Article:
"Companies like green because it's the color of dollar bills"

Under the dome of Berlin’s Heilig-Kreuz Church, Mark Zuckerberg is nailed as a plastic figure to a Facebook blue cross, unmistakably in Silicon Valley look with adilettes and hoodies. This sculpture stands in the foyer of the advertising agency Dojo. “He, too, is losing most of his followers right now,” jokes agency co-founder Dominic Czaja about the parallels with the Son of God.

An affront to the Church? No. The artwork only made the Christian landlords smile and was allowed to stand. The Berlin agency always manages to convince institutions and companies with a critical gesture and humor. The agency’s provocative campaigns have cult status. In a campaign by the supermarket chain Edeka, they played with the clichés of Berlin clans who do “business with potatoes”, and for the airline easyJet they advertised their next holiday with a side swipe for migration critics with the slogan”Foreigners out”.

But in times of flight shame and climate worries Czaja no longer wants to propagate exclusively thoughtless consumption. As a first step, the agency therefore introduced a social tax. Three percent will be added to each company per order that benefits a charitable cause. This is not a revolution in terms of content, but turns the power gap between customers and service providers upside down. Even if it is a comparatively small amount, which still stands in the sense of the agency motto and neon light lettering “Rebel with a cause”, which hangs over a door in the church office.

An example of linking advertising and concerns

Whether the efforts of subversive marketing experts are enough to turn from an advertising agency into a” value agency”? A conversation about “greenwashing”, the “Black Lives Matter” movement and superfluous merchandise collections.

ICONIST: What has become of the typical agency with dazzling and spineless advertising superstars known from “Mad Men” and Frédéric Beigbeder’s bestseller “39.90”?

Dominic Czaja: Business has changed completely. Advertising no longer determines what becomes a trend. As an agency, you can only look at which currents come and multiply them. In the past, for example, you could tell people about the freezer fire, which does not exist at all. Today you can not sell anyone for stupid.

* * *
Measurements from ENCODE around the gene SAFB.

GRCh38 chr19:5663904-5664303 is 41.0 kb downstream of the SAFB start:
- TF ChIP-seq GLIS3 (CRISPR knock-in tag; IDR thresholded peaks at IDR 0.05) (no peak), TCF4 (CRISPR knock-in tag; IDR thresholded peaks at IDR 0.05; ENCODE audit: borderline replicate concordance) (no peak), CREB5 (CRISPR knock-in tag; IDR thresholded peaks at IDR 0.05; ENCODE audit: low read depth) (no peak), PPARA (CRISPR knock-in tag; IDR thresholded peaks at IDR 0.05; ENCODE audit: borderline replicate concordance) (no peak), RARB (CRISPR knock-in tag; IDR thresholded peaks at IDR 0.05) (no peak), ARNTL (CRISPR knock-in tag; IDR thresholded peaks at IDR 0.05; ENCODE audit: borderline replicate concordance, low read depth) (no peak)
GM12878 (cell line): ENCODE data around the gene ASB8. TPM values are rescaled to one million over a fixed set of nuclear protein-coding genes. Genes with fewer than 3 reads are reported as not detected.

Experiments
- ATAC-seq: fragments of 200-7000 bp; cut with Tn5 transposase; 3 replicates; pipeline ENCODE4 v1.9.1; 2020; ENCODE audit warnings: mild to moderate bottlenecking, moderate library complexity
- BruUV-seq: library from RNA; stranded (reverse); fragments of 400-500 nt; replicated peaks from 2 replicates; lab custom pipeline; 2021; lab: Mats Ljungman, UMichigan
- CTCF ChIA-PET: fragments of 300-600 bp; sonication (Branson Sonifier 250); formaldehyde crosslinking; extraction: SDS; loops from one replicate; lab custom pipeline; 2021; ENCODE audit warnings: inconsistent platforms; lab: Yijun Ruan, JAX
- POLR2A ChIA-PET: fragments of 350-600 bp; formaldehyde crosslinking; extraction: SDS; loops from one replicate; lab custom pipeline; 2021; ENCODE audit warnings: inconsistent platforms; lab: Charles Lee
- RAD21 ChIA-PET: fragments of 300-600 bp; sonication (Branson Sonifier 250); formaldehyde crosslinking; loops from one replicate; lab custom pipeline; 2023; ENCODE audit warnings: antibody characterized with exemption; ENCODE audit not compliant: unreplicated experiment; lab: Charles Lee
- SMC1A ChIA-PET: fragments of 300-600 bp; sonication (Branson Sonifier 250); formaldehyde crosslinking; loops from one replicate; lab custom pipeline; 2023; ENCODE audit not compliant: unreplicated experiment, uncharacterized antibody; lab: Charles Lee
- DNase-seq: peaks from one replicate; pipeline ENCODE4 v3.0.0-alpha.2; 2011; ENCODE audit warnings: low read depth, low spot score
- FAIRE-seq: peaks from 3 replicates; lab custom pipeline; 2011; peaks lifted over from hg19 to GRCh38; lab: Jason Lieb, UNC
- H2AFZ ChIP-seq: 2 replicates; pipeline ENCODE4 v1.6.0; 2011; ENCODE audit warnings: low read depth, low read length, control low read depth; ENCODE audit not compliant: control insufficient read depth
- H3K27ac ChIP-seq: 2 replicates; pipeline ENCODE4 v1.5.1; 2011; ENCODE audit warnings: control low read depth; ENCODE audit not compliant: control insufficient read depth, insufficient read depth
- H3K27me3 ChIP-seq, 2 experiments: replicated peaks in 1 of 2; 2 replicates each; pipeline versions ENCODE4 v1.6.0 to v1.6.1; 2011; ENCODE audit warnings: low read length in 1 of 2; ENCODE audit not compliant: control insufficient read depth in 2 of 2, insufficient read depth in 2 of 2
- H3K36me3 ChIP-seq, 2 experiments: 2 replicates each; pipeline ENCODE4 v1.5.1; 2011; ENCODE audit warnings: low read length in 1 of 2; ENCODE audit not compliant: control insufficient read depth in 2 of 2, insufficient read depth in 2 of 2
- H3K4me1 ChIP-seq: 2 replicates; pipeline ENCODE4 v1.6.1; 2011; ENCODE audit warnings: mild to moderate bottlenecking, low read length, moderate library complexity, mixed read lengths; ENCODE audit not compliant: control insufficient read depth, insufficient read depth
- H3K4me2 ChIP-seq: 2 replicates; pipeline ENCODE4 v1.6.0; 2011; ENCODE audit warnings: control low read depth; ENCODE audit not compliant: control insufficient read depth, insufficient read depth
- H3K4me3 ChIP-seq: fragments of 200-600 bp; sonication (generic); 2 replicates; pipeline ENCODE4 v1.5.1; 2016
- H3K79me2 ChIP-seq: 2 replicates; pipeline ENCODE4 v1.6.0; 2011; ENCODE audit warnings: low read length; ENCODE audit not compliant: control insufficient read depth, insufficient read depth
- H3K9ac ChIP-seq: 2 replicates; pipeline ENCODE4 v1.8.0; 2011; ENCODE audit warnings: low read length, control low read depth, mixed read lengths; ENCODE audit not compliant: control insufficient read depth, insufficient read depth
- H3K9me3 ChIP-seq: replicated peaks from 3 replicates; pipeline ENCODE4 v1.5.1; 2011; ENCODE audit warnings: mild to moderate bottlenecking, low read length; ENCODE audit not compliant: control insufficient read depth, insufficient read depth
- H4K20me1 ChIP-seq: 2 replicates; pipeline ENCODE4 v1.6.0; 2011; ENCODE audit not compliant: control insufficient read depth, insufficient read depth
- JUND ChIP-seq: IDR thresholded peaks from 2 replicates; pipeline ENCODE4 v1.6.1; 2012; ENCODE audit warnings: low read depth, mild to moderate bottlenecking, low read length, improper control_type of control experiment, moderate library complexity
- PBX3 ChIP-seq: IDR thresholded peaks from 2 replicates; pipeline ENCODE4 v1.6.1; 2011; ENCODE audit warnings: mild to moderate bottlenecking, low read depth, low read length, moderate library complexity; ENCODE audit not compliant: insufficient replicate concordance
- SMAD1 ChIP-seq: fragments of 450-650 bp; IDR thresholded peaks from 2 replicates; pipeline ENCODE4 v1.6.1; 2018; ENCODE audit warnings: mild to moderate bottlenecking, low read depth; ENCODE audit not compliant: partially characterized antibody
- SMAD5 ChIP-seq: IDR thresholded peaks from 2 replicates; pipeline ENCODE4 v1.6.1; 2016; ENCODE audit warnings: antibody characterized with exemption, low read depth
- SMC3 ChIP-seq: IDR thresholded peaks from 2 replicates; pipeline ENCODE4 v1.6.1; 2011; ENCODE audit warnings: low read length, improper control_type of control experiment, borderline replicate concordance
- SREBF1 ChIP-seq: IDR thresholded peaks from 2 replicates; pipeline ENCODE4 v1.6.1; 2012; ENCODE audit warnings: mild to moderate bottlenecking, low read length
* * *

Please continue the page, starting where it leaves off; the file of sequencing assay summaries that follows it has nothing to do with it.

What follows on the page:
ICONIST: Why is this change?

Dominic Czaja: The critical part of society that wants to change something is no longer a niche audience. The best example is “Black Lives Matter”. Criticism of racism and discrimination has been around for a very long time, but the right time had to come. The movement comes from the streets, went into the social media channels, through the economy into politics and thus enters the mainstream. No company has come up with this. These are people and their real opinions that set the pace.

ICONIST: Companies use this for themselves. Procter & amp; Gamble announced that it would now integrate 50 percent of its ads with models with diverse backgrounds. In addition to black people want to show gay and lesbian couples. Does that really appeal to consumers?

Dominic Czaja: It is important that people deal with these issues. Everything that helps in this is a correct step. The era of strange stereotypes in advertising is over. For example, the cool surfer dude is extinct. You deconstruct old clichés. That’s why this is the hardest time for the advertising industry. The important target groups have never been so difficult to reach and are better informed than ever.

ICONIST: That is why credibility has become so important. Last month, 12 German companies were warned by the competition center because they wrongly used the term “climate neutral” in their advertising. How do you react if a client hopes to be “greenwashed” by the agency?

Dominic Czaja: Before you condemn the companies, you should first listen to their ideas. It is a fine line between “greenwashing” and a real beginning of change. Sure, companies like green because it’s the color of dollar bills. The marketing potential and sales are for many the primary reason for such campaigns. When the subject is born in marketing, it quickly finds its way into the corporate strategy. Entrepreneurs feel better with it. You give a homeless person a euro not only because it helps him, but because it is also good for his own feeling.